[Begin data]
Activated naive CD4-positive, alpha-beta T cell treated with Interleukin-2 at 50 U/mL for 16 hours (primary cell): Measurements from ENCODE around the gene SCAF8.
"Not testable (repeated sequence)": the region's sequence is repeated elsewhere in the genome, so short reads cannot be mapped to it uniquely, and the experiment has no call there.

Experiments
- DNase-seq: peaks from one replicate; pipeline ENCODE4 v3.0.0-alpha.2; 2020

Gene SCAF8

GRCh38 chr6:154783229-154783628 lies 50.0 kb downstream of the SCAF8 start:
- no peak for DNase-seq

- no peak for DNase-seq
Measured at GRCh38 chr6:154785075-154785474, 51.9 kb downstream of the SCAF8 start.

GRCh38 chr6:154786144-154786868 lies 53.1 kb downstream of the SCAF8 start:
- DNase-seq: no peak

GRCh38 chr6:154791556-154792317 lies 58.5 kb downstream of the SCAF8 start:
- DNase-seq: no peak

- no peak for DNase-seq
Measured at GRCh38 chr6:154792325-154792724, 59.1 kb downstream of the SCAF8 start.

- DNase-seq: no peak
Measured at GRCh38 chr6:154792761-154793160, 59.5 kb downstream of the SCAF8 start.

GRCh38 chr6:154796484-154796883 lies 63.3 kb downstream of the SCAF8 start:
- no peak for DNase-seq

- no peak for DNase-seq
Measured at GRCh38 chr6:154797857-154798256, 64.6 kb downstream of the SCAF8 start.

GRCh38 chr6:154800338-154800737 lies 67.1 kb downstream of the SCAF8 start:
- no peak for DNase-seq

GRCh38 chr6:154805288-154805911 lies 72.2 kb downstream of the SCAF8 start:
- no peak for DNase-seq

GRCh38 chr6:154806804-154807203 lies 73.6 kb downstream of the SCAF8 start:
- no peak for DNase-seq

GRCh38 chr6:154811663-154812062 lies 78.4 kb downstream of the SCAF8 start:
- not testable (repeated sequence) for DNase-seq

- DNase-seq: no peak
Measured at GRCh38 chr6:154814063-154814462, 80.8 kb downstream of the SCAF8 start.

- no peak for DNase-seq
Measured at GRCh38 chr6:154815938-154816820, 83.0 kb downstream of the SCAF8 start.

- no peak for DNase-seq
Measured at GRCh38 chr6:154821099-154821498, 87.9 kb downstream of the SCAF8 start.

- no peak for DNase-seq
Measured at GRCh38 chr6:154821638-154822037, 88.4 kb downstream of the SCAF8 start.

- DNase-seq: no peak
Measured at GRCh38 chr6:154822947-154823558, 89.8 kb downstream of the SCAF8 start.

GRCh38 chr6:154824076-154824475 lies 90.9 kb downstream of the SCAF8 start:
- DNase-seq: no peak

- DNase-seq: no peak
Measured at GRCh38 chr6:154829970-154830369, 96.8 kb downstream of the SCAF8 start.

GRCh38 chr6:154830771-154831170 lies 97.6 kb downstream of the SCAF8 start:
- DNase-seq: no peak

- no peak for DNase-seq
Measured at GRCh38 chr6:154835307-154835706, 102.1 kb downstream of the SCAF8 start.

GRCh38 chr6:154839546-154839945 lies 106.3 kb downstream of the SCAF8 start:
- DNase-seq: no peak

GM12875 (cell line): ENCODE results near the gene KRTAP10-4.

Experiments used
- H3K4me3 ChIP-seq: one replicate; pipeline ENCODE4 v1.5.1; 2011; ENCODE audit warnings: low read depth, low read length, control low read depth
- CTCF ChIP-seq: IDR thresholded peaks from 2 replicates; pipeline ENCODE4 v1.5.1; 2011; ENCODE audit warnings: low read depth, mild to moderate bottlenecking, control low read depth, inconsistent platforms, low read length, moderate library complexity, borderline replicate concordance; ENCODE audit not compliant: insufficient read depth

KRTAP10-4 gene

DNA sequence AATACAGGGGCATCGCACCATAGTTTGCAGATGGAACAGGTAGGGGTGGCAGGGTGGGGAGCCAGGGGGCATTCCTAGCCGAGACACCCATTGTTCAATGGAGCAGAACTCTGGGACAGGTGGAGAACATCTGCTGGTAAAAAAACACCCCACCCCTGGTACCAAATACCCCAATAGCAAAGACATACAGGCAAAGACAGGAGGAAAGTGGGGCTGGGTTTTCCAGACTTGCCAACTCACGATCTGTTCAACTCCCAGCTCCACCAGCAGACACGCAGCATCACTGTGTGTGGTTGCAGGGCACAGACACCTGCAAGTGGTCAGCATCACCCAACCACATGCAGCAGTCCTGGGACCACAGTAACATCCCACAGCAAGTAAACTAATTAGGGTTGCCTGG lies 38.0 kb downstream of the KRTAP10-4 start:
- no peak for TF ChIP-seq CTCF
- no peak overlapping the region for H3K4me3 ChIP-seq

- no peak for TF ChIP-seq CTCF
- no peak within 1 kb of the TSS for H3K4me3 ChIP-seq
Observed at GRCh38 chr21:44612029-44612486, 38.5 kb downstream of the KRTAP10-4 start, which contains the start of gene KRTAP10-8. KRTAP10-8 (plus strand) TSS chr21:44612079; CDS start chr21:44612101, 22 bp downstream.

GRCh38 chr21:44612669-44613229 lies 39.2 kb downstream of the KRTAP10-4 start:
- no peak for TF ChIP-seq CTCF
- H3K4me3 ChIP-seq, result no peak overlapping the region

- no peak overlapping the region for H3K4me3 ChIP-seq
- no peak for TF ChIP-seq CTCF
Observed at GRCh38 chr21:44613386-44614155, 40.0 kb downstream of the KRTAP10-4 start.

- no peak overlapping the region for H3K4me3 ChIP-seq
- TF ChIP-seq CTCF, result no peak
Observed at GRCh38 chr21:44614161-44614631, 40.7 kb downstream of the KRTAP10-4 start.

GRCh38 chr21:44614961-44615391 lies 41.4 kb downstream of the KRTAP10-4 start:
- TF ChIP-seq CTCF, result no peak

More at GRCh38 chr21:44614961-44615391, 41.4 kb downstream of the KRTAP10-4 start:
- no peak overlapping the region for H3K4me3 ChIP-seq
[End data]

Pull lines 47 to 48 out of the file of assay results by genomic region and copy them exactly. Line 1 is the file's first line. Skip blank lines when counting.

Measured at GRCh38 chr6:154835307-154835706, 102.1 kb downstream of the SCAF8 start.

GRCh38 chr6:154839546-154839945 lies 106.3 kb downstream of the SCAF8 start: